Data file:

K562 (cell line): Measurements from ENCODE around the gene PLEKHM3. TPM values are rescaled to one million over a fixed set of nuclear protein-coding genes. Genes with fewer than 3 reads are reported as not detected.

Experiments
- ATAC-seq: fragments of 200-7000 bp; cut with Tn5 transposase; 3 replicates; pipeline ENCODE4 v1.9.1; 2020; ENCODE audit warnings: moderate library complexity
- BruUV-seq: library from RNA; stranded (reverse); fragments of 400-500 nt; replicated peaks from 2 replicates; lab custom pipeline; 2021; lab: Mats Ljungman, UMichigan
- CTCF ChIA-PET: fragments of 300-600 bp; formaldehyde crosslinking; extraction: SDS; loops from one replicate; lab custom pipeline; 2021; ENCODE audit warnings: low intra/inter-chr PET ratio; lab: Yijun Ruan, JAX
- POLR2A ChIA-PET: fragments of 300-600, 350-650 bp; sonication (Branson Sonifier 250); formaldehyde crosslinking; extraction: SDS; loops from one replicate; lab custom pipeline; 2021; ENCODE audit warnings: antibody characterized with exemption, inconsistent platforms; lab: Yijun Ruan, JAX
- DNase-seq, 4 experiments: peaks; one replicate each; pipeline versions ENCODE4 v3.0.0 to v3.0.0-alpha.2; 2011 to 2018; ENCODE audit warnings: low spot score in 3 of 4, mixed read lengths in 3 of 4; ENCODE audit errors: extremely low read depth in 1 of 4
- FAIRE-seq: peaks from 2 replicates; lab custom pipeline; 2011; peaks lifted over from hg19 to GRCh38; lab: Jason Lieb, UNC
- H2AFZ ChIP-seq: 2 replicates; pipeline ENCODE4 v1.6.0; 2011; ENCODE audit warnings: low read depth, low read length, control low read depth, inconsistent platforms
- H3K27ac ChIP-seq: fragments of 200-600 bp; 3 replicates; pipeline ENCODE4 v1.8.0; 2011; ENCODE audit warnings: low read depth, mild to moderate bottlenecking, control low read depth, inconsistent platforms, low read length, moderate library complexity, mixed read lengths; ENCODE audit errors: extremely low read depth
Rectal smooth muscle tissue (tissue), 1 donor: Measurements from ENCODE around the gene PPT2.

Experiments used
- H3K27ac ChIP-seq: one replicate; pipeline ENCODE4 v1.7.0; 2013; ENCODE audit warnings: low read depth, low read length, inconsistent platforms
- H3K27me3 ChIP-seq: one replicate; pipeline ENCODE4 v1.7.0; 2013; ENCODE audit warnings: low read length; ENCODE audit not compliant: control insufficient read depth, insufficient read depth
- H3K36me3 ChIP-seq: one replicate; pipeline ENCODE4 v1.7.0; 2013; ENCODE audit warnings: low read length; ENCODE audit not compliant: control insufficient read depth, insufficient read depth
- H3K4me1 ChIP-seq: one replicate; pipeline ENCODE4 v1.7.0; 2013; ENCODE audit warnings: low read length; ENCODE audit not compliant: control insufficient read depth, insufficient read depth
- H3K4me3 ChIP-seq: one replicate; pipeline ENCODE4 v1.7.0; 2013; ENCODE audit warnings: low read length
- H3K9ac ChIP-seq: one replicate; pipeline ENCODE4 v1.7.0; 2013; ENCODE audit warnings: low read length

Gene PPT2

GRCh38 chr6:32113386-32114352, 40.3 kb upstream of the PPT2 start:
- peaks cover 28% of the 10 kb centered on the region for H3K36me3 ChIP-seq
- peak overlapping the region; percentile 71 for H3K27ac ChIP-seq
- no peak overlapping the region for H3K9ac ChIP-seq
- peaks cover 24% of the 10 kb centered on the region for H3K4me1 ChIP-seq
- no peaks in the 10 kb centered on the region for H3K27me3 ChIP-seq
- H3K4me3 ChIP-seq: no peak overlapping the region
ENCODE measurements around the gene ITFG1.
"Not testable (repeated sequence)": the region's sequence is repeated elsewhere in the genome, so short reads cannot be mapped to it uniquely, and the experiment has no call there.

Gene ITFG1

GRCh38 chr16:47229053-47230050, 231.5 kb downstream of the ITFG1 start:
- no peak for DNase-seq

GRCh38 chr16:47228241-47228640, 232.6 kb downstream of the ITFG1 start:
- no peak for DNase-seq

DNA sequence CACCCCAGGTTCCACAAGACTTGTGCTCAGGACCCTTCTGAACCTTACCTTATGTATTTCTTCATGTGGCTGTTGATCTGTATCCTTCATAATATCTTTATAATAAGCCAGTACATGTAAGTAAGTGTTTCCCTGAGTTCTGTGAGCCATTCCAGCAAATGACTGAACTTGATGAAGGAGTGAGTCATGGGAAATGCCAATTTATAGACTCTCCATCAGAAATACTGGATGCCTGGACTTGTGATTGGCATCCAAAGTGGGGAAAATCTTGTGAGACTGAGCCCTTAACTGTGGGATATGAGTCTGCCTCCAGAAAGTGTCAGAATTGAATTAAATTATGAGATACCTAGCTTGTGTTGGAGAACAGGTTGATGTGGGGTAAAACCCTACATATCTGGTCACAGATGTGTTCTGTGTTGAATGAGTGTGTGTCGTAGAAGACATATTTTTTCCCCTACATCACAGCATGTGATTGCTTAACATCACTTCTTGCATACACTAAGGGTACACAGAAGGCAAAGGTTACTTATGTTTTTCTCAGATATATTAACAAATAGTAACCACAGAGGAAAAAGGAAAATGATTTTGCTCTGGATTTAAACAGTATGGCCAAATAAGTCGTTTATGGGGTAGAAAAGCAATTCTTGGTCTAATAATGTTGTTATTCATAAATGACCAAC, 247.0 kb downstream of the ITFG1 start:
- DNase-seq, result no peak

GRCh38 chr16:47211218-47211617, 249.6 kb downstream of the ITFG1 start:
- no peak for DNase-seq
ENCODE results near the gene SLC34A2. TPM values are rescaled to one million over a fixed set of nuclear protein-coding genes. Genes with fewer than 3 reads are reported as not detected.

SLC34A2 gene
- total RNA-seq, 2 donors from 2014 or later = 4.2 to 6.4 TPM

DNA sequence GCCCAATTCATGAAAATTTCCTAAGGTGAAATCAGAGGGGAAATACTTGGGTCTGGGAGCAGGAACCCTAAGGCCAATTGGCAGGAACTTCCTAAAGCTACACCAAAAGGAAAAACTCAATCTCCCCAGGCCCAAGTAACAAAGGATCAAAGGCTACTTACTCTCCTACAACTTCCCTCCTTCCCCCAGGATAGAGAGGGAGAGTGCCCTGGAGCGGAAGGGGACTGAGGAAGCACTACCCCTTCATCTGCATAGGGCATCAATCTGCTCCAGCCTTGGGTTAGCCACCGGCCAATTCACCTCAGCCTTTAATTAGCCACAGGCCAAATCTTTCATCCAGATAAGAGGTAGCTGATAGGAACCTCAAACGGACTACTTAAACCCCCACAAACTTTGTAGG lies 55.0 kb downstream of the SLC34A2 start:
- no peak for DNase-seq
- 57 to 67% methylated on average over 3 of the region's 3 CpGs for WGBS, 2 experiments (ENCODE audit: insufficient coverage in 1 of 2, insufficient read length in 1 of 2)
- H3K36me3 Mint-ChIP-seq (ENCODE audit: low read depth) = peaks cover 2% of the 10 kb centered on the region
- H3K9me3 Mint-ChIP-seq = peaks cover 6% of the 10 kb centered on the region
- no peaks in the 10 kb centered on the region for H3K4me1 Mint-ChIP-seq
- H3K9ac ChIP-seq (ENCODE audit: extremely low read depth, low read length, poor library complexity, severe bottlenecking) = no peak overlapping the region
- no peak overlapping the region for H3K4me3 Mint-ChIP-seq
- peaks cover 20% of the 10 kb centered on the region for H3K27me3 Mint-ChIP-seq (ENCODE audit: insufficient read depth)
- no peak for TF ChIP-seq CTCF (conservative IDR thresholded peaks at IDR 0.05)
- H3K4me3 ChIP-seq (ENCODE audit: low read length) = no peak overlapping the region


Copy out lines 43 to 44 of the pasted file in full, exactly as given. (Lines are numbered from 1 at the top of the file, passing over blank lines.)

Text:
- 57 to 67% methylated on average over 3 of the region's 3 CpGs for WGBS, 2 experiments (ENCODE audit: insufficient coverage in 1 of 2, insufficient read length in 1 of 2)
- H3K36me3 Mint-ChIP-seq (ENCODE audit: low read depth) = peaks cover 2% of the 10 kb centered on the region